Based on the previously discussed information it can be concluded that information technology literacy and readiness to adopt the system does not affect the decision making process and implementation within companies. However, the process of educating end users proves to be challenging for executives and ERP developers. For instance, one of the companies examined by Seethamraju (2015) dedicated six months to ensure that its employees are capable of utilizing at least fifty to seventy percent of the capabilities that the chosen ERP had. Therefore, an important issue that a company’s management should consider is the time and resources required for improving the knowledge of staff members regarding information systems, and its impact on the overall benefit of the ERP.

While ERP’s are implemented within the existing structures of organizations, the nature of the solution may require alterations in approaches to some daily operations. Seethamraju (2015) states that the implementation of ERP requires changes in some of the existing processes, which may be a significant challenge for companies. Therefore, it is crucial to have a sufficient understanding of the current processes and the effect of ERP-facilitated changes to ensure successful outcomes because lack of process understanding and knowledge about the strategy of applying ERP to resolve organizational issues is another factor contributing to the failure of implementation.

According to Altamony, Tarhini, Al-Salti, Gharaibeh, and Elyas (2016) and Das and Dayal (2016), to implement ERPs globally, executives have to prepare for the change, create an implementation plan, and measure the impact on the end user. This approach can help ensure that ERP is appropriately implemented and all possible obstacles are considered.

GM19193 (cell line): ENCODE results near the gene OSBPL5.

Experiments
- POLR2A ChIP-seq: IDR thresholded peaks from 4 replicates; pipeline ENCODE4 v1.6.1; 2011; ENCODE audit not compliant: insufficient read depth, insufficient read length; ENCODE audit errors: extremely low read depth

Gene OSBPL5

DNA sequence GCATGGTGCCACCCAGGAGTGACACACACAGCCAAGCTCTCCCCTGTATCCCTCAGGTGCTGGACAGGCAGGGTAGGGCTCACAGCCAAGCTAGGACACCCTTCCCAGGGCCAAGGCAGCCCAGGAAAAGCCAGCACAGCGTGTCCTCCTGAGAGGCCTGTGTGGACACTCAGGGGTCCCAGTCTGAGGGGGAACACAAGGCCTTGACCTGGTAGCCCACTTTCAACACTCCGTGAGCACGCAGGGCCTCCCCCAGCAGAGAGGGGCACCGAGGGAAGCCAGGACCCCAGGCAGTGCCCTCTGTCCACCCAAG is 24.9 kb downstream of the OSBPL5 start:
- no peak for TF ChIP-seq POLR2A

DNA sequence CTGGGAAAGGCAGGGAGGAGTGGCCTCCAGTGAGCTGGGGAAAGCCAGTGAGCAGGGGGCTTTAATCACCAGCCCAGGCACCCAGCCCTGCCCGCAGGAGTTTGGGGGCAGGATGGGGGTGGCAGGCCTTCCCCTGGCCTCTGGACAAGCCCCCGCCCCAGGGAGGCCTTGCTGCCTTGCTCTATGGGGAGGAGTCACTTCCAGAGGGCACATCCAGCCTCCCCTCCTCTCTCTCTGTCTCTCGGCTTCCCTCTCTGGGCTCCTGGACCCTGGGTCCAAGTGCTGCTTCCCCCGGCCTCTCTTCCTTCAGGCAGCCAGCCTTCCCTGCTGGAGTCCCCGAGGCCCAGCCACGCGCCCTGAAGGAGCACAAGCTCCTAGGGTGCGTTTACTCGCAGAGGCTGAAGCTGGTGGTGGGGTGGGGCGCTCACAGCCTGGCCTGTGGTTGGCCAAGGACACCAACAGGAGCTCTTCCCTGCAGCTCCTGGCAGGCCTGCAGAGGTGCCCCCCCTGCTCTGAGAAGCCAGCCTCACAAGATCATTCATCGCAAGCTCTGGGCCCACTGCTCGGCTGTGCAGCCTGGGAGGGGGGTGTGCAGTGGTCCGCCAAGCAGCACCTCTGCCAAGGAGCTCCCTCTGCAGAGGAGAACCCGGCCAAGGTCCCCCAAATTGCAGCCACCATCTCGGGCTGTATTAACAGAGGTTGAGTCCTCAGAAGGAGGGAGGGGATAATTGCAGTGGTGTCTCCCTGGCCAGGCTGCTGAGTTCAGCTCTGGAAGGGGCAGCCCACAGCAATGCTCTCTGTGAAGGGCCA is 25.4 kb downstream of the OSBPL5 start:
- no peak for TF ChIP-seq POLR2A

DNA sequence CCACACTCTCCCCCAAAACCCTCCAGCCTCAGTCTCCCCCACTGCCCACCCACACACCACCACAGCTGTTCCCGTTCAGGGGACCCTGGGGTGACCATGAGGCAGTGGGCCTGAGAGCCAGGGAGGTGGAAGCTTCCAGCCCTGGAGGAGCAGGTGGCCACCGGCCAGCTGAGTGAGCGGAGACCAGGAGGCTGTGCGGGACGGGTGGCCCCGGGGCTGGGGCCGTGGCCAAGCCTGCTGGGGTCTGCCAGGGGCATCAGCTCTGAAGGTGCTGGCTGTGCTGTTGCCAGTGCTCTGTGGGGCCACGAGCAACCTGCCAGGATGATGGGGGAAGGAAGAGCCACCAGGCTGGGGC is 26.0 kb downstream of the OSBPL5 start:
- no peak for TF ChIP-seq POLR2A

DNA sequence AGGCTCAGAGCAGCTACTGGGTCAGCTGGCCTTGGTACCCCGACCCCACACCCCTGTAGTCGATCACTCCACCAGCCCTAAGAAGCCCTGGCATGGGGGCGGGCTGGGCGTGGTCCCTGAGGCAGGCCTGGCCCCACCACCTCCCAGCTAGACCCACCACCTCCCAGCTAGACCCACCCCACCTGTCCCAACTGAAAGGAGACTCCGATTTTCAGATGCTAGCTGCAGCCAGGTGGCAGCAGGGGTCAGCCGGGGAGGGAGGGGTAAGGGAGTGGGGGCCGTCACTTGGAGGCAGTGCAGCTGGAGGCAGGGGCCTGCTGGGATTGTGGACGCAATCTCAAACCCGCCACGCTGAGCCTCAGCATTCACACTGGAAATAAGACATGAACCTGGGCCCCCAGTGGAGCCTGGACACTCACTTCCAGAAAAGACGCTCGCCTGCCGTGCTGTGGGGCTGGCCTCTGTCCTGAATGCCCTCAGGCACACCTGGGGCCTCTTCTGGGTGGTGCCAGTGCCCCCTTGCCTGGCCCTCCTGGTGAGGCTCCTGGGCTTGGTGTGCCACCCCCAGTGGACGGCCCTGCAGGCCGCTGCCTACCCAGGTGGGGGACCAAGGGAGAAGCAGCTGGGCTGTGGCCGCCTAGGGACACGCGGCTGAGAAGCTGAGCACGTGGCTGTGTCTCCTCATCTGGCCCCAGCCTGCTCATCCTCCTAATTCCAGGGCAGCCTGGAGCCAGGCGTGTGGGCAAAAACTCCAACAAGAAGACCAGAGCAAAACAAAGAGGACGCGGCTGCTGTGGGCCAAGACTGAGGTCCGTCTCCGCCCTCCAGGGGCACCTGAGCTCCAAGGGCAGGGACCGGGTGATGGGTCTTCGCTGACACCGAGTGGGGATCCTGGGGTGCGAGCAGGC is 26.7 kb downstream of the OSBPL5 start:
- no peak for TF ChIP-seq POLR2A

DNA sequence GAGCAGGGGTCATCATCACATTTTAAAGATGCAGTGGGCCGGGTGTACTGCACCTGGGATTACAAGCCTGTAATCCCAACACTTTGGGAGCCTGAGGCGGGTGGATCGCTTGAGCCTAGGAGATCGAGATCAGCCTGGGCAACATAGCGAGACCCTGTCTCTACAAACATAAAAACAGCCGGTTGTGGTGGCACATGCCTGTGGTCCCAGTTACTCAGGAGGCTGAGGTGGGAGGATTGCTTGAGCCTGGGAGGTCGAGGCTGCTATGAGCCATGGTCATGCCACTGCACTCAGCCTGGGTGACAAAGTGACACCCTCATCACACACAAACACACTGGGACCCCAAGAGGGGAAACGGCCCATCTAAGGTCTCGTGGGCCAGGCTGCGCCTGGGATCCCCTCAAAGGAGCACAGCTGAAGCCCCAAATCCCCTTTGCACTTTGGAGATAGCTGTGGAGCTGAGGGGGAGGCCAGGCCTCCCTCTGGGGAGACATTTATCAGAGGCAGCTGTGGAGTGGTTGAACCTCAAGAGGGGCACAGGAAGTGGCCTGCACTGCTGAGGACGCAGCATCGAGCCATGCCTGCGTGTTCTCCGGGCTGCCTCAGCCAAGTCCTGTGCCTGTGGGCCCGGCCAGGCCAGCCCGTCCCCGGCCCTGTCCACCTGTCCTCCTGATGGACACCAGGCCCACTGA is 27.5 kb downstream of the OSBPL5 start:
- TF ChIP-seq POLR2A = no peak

Conclusion

Overall, ERP systems are necessary for small and medium-sized companies because they enable growth and efficient management of operations. However, most of the initiatives regarding the implementation of these systems fail. The primary factors affecting the outcomes of ERP adoption are the attitude towards change within a company, existing knowledge of information technology, and organizational culture and processes. Proper planning and assessment of feedback from end users is crucial and enables successful implementation of ERP systems.

References

Altamony, H., Tarhini, A., Al-Salti, Z., Gharaibeh, A. H., & Elyas, T. (2016). The relationship between change management strategy and successful enterprise resource planning (ERP) implementations: A theoretical perspective. International Journal of Business Management and Economic Research, 7(4), 690-703.

Costa, C., Ferreira, E., Bento, F., & Aparicio, M. (2016). Enterprise resource planning adoption and satisfaction determinants. Computers in Human Behavior, 63, 659-671. Web.

Das, S., & Dayal, M. (2016). Exploring determinants of cloud-based enterprise resource planning (ERP) selection and adoption: A qualitative study in the Indian education sector. Journal of Information Technology Case and Application Research, 18(1), 11-36. Web.

Kasemsap, K. (2015). Implementing enterprise resource planning. In M. Khosrow-Pour (Ed.), Encyclopedia of information science and technology (3rd ed.; pp. 789-807). Hershey, PA: IGI Global.

Rajan, C., & Baral, R. (2015). Adoption of ERP system: An empirical study of factors influencing the usage of ERP and its impact on end user. IIMB Management Review, 27(2), 105-117. Web.

Seethamraju, R. (2015). Adoption of software as a service (SaaS) enterprise resource planning (ERP) systems in small and medium sized enterprises (SMEs). Information Systems Frontiers, 17(3), 475-492. Web.